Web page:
Generally, once the price no longer locks limit bid or limit offer, and price begins to trade freely once again, the exchanges will then take another look at the contract and determine when to reduce the price limits as they attempt to bring them back towards the original defined move limit.

This lack of a daily price limit is also one of the reasons that speculators in the precious metals need to be careful. Those things can move a very long way and keep on going and if you are on the wrong side and do not employ good money management techniques, you can easily get wiped out in a hurry.

Watch out for complacency and overconfidence. They are killers!


  1. Dan,

    Really appreciate the post and response to my question on limits. Have been a follower of your work on JS Mineset since '05.

  2. Dan,

    Great insight, I appreciate it all.

    I'm curious, if you or any readers could offer some color, on what happends to the options market during a move like you've discussed.

    I'm curious what the options would do, on say, day 2 of what eventually becomes an 8 session limit up move. Obviously, IV explodes, but do they start foreshadowing the peak price to come 8 days away? For instance using the limit price as a datum, do at-the-money puts start moving with say a delta of 0.45? 0.35? While the ATM calls start moving with a delta of 0.55, 0.65? Does put-call parity go out the window?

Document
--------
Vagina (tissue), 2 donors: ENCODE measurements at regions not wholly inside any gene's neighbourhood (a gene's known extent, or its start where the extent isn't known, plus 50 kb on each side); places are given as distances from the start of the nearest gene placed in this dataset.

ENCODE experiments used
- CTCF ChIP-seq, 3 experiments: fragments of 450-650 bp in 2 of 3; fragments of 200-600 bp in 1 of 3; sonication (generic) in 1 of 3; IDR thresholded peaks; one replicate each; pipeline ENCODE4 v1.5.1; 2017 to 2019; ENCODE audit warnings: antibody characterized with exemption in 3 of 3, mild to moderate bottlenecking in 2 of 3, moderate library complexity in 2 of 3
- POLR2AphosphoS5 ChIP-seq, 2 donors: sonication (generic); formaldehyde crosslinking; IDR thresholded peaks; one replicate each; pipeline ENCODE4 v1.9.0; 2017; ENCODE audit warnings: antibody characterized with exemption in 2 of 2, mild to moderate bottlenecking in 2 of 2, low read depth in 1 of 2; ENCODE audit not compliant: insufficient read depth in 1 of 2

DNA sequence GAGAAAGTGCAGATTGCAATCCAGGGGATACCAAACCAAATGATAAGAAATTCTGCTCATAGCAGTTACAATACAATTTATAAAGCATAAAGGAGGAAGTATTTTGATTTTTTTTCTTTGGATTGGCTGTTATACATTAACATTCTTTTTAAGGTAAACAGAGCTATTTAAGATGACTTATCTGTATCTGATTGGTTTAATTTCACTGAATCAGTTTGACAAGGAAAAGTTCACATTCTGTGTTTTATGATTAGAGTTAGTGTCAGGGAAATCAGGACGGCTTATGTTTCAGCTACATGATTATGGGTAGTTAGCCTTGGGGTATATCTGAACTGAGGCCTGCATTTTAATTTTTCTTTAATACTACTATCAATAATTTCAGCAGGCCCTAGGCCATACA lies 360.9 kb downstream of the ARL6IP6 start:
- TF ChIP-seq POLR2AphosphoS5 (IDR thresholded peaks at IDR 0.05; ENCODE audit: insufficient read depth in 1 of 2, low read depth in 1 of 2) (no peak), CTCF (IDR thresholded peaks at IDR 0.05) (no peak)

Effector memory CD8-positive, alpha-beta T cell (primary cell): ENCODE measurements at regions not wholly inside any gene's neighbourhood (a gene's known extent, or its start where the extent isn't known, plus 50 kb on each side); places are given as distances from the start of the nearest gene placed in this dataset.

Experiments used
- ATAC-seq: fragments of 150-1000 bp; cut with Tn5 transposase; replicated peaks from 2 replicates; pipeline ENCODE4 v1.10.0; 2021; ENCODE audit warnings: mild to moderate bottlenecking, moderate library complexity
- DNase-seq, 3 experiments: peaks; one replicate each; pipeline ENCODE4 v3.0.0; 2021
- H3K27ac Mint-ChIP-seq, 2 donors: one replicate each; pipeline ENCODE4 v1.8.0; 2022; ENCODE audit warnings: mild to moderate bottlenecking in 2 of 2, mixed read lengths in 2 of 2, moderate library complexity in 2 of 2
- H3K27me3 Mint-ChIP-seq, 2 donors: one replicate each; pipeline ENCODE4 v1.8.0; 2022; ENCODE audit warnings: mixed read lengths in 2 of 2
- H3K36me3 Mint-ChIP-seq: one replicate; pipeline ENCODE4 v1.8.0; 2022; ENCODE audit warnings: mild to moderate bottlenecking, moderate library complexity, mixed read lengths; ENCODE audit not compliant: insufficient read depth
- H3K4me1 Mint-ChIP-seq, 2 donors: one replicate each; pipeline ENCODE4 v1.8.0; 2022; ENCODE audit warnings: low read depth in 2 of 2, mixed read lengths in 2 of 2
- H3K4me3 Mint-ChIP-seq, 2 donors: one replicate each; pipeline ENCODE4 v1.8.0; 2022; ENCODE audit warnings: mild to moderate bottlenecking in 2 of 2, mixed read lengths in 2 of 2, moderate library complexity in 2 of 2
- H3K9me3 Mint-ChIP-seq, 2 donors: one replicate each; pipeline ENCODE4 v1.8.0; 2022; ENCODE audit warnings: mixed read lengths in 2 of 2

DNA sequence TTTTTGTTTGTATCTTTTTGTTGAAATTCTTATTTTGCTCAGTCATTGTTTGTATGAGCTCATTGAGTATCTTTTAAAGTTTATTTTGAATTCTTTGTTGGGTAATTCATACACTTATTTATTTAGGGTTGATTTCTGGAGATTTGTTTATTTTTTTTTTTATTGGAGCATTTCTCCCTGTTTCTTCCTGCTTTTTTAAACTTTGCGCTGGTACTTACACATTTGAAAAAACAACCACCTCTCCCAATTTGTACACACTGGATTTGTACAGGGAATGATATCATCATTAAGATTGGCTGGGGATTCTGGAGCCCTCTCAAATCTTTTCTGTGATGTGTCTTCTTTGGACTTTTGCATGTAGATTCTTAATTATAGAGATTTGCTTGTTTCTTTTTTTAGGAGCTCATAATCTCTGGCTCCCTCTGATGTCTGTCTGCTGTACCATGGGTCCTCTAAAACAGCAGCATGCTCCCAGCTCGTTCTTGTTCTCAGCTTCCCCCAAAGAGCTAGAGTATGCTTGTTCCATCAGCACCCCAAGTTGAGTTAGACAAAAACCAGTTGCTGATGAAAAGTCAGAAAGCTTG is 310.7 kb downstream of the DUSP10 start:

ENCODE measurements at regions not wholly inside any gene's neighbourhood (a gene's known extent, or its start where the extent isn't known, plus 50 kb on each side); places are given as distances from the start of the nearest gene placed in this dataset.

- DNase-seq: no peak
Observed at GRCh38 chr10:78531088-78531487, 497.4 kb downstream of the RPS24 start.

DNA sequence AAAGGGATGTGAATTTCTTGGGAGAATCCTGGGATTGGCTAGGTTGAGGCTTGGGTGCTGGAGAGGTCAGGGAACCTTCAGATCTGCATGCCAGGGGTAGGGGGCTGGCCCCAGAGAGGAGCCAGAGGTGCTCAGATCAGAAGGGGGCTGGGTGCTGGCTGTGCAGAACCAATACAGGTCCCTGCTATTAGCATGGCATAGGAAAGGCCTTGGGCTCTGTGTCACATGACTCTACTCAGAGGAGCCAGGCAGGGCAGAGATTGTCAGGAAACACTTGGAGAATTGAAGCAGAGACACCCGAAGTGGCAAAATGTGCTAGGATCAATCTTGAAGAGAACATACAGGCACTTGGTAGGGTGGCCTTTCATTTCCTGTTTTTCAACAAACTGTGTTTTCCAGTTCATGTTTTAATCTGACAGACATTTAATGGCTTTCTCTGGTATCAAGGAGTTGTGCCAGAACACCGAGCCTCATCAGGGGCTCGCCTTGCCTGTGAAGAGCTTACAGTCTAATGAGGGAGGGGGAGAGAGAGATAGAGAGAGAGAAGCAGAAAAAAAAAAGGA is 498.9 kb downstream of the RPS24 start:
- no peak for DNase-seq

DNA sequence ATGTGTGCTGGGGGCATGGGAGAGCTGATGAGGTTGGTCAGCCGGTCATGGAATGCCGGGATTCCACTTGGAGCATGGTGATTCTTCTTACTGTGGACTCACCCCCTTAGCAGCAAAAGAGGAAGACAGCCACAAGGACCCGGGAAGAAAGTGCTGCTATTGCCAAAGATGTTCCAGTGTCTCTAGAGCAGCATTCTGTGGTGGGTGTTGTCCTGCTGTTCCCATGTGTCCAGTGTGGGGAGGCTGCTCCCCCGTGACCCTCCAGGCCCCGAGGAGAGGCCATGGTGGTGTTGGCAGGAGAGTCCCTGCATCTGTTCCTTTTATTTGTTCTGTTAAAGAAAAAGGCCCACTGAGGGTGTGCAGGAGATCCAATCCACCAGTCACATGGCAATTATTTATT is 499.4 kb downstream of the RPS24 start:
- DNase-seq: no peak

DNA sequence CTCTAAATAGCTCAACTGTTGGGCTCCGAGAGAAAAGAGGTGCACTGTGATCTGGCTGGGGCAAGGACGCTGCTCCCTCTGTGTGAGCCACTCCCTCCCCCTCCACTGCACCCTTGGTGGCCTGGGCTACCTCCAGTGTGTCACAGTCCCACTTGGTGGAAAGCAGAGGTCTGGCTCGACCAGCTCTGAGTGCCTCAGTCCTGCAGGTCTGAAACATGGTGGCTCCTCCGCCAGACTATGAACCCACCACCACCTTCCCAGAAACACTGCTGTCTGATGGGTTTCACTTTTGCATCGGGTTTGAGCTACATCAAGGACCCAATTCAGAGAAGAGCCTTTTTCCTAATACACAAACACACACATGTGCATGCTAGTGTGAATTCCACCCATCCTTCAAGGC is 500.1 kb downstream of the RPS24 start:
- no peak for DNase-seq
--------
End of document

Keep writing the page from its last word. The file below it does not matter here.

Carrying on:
During the initial phase of a limit up move, can you tell how bad it's about to get by looking at a disconnecting options pit, or does it disconnect at all? Relative to normal liquidity, are options liquid during the move? What happends to Option Open Interest?

    Any insight would be great. Thanks,

    Jeff McLarty

  3. Is this true, no price move limits, of the SLV ETF too Dan? Thanks.

  4. Jeffrey:

    the option markets generally will indicate at what level they think price will move to. They will trade freely when the futures board is locked limit bid or offer so they can give you a gauge of where the market thinking is in regards to where the consensus at that moment believe price is headed. That is why they remain liquid during limit locked futures markets.

    Remember however, option writers can get hurt very badly if they are writing calls in a bull market and do not give themselves enough protection for a big upmove. That is of course why the premiums on those things go out of sight during a move like what we saw happening in cotton for example.

    Puts generally will not rise at the same rate as the calls unless there is extreme volatility in the sense that the market is making big intraday swings back and forth or up and down. That is not the case with what happens in a CSF where the price rises and does not look back. In other words, when the market is basically a one way show, the puts will have a smaller delta. As to what exactly that might happen to be, I really cannot say with any degree of accuracy. It depends on the market and what is moving it.

  5. Thanks Dan...for once I didn't have to learn a lesson from the market, the hard way.